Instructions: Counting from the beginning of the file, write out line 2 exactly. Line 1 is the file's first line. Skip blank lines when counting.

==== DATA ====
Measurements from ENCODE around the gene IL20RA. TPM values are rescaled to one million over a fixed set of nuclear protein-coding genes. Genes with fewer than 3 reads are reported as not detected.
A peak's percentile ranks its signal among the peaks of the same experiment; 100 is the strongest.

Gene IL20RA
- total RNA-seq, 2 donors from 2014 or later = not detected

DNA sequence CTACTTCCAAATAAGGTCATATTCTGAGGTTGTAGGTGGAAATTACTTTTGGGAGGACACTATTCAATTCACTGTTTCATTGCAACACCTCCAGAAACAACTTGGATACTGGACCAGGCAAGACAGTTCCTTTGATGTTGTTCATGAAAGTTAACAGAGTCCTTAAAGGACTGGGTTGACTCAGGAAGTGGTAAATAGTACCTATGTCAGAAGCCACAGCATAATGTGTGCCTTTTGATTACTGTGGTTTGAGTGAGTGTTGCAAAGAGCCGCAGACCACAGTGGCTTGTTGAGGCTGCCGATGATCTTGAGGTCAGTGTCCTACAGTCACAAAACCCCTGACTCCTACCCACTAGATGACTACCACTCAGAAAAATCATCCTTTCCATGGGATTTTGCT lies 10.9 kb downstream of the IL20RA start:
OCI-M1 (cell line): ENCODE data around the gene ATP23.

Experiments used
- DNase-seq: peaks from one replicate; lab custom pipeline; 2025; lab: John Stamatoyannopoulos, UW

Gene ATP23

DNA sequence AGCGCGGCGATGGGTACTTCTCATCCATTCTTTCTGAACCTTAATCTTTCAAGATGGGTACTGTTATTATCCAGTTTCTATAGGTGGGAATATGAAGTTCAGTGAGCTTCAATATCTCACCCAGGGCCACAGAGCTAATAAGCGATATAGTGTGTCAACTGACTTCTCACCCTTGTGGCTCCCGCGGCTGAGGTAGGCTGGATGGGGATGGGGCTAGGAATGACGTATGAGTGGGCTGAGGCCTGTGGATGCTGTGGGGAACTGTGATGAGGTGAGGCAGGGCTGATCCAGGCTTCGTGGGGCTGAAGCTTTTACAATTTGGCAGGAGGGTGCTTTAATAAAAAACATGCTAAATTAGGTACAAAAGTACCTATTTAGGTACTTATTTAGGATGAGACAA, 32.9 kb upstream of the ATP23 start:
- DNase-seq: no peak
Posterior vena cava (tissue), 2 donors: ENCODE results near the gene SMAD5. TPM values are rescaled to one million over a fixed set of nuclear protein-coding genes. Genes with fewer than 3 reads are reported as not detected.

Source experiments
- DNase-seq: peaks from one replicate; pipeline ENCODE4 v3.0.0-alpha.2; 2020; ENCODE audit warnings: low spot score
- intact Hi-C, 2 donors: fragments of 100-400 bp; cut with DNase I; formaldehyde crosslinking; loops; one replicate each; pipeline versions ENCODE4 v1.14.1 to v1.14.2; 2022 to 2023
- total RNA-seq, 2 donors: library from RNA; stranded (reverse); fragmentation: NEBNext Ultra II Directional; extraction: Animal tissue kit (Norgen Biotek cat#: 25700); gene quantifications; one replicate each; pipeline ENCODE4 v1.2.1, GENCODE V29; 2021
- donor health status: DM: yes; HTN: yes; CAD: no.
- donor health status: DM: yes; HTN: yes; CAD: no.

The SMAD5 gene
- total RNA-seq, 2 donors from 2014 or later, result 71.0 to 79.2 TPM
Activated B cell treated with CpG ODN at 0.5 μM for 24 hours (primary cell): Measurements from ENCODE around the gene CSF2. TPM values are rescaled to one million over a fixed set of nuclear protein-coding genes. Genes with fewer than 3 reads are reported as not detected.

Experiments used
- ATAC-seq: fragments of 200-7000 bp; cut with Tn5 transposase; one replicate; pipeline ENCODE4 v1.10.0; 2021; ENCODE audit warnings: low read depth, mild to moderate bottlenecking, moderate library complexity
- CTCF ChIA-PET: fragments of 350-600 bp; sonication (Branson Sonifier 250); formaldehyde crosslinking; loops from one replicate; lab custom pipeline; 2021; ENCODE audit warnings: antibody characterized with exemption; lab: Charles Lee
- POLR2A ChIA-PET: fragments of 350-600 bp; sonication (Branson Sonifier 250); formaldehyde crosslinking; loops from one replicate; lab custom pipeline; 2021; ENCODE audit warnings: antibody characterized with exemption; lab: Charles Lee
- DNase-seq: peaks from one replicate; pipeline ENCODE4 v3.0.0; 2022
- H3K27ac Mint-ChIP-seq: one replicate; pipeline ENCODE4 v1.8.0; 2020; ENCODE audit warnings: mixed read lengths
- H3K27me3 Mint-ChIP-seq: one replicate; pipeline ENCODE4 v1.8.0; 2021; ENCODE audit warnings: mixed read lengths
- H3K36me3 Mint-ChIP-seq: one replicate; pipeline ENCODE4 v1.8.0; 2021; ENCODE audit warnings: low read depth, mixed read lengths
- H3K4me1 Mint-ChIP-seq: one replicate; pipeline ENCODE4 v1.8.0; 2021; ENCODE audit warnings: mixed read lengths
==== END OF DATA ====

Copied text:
A peak's percentile ranks its signal among the peaks of the same experiment; 100 is the strongest.